The elementary school my kids attended was considered one of the best is our relatively upscale town. Less than 10% of the students at the school required breakfast or lunch assistance, if that adds perspective. So when the new state standards (which may have actually predated No child left untested™, but if they did, it was not by much) were enacted, to my way of thinking, not much needed to change. There we were at one of the best schools around, with award winning, well thought of teachers, and students that were achieving. If it was working, then why did anything need to change?
Well. To say that I misread the situation might be one my hugest understatements or miscalculations of all time. Everything changed. The district decided to replace the principal, though in fairness there, the guy being replaced was near retirement. The new principal, for whatever reason, chose to shuffle the teaches and the grades they were teaching. I don't know if this is standard operating procedures at most schools, but I can say that doing it required teachers to completely rework their curriculums. In some case, this meant that teachers were barely ahead of the kids in terms of the curriculum.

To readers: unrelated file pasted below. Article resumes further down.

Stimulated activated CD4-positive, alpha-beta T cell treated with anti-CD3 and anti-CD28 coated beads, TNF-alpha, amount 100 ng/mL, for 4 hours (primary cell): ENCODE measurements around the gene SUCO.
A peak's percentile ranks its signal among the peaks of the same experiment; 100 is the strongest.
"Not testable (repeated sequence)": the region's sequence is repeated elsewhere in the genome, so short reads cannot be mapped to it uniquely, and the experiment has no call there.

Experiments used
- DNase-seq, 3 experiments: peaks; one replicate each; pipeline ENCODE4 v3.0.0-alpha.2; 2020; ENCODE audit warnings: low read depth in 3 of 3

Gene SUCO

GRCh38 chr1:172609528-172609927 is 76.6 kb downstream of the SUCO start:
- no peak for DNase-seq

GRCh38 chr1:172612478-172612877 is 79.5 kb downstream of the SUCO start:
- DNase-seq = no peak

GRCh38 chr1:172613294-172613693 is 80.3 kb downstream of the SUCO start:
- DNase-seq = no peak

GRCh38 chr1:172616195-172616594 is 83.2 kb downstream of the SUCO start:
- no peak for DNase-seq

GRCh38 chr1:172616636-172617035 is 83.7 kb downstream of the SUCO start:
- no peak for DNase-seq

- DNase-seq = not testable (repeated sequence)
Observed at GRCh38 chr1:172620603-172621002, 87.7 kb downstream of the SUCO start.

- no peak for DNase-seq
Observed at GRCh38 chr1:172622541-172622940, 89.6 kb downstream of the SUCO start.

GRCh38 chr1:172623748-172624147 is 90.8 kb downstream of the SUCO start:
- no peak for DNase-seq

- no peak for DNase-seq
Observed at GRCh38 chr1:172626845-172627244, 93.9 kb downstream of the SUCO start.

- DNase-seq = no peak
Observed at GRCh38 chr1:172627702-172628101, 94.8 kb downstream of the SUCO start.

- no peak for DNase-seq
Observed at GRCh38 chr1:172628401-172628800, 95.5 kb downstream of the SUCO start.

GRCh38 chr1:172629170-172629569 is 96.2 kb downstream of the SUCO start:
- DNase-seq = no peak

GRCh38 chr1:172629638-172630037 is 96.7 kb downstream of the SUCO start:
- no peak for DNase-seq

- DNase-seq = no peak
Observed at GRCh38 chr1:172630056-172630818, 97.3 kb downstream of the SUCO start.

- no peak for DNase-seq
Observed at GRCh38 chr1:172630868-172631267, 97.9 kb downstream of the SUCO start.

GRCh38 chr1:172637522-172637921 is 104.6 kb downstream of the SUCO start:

Initially, the administration didn't alter the curriculum the teachers were using and permitted them to design their lesson plans as they always had. However, in the second year of the No child left untested era, the first year when the results would actually affect school funding, the administration completely altered how the school prepared for the test. Essentially, until the test, the primary aim of instruction was to prepare for the test. This is fine if maximizing your score on the test is the goal, but I can't say that it did much for my kids. My son, in particular, suffered under this new regime. We began homeschooling in third grade because of the changes.